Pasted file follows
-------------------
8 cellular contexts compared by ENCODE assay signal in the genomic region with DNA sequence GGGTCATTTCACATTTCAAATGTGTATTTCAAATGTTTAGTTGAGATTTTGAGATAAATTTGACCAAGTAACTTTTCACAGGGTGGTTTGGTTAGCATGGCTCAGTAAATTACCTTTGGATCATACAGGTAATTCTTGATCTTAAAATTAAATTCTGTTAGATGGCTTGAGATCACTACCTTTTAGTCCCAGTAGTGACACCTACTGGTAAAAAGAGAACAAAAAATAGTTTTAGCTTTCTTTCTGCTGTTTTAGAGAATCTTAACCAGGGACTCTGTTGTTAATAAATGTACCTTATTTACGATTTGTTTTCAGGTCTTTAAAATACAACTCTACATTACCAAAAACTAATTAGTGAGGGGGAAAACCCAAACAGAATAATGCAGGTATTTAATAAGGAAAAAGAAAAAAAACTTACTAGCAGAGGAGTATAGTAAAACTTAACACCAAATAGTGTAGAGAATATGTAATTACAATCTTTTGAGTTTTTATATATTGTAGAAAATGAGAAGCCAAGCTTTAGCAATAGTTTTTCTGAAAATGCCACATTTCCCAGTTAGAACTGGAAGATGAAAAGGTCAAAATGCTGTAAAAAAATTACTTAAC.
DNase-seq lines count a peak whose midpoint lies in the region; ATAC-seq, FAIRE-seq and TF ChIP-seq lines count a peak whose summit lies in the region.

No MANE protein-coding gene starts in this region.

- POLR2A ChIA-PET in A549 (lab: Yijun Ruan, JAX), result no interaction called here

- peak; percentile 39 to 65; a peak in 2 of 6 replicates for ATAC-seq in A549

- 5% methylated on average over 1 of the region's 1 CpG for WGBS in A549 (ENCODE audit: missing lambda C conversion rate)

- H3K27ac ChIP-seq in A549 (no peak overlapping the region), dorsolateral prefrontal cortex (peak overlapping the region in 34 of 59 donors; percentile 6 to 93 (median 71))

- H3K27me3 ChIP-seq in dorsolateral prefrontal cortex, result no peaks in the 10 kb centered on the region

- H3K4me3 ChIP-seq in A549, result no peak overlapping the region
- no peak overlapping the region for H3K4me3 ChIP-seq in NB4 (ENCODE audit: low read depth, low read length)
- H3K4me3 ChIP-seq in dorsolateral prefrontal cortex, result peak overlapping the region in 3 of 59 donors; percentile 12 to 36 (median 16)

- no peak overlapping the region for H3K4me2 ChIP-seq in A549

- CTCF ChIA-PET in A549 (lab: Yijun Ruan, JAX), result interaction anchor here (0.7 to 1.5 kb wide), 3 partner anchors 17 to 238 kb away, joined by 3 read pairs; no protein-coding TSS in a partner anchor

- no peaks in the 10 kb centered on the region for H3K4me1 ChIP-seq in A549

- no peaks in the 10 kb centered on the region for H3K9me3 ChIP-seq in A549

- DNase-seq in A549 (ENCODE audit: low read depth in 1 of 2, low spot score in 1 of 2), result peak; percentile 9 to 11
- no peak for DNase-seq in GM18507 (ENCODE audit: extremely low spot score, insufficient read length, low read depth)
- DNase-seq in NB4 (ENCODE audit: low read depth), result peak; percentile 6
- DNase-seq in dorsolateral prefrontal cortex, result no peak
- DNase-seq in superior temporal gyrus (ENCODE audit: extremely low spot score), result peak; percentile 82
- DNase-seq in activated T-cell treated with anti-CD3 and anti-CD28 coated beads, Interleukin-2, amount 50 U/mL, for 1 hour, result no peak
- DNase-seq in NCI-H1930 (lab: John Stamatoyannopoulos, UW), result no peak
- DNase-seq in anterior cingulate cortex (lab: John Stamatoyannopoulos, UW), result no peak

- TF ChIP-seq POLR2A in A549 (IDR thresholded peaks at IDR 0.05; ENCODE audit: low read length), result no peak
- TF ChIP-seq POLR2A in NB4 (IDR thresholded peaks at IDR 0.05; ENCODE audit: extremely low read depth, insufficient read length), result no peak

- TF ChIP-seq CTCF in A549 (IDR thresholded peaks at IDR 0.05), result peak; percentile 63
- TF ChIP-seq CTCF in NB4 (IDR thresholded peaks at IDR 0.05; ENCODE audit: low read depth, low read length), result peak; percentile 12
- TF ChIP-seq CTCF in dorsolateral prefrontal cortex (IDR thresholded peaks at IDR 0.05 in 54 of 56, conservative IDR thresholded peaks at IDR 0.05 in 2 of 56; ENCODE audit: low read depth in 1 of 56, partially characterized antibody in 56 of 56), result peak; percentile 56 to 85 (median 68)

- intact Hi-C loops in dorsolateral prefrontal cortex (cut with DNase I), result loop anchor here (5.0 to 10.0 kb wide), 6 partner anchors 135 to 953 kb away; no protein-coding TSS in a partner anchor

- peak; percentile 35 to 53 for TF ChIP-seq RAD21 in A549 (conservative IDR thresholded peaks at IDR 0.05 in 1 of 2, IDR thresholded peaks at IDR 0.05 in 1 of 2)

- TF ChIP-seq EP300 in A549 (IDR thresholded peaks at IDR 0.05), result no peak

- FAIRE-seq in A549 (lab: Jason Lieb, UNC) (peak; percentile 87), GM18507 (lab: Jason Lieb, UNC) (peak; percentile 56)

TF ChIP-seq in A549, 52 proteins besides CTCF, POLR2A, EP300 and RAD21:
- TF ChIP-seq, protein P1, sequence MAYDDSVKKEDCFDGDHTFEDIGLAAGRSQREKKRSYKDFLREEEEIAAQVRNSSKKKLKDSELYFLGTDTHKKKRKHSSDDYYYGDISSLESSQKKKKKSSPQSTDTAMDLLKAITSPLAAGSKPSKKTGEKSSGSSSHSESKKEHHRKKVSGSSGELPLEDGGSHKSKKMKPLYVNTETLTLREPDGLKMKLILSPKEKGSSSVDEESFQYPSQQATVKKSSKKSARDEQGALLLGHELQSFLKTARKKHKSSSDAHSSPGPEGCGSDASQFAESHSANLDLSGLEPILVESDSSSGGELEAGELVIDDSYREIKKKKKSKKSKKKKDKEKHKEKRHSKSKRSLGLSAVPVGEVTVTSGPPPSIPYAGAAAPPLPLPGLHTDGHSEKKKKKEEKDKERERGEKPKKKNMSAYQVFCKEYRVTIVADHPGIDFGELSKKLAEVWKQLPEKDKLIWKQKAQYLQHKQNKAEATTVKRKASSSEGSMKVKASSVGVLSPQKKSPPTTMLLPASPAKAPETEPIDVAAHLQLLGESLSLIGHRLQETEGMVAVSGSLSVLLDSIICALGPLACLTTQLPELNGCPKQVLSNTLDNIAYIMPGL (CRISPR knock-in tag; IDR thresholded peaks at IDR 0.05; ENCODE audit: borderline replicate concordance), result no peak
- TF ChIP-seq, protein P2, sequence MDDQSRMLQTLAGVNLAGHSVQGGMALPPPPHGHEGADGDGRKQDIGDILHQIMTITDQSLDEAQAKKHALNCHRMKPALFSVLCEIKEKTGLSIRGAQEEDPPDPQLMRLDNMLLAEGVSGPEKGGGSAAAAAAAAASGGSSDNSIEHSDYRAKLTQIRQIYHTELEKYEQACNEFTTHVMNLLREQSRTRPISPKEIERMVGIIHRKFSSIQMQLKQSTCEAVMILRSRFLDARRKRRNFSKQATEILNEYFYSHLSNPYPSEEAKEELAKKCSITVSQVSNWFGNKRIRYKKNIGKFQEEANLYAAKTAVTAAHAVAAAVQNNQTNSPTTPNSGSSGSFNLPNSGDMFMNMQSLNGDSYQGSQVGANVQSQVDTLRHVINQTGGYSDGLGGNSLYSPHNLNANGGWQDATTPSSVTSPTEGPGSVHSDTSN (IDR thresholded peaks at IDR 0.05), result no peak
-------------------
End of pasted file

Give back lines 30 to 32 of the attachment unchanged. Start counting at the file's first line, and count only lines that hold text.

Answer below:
- peak; percentile 35 to 53 for TF ChIP-seq RAD21 in A549 (conservative IDR thresholded peaks at IDR 0.05 in 1 of 2, IDR thresholded peaks at IDR 0.05 in 1 of 2)

- TF ChIP-seq EP300 in A549 (IDR thresholded peaks at IDR 0.05), result no peak

- FAIRE-seq in A549 (lab: Jason Lieb, UNC) (peak; percentile 87), GM18507 (lab: Jason Lieb, UNC) (peak; percentile 56)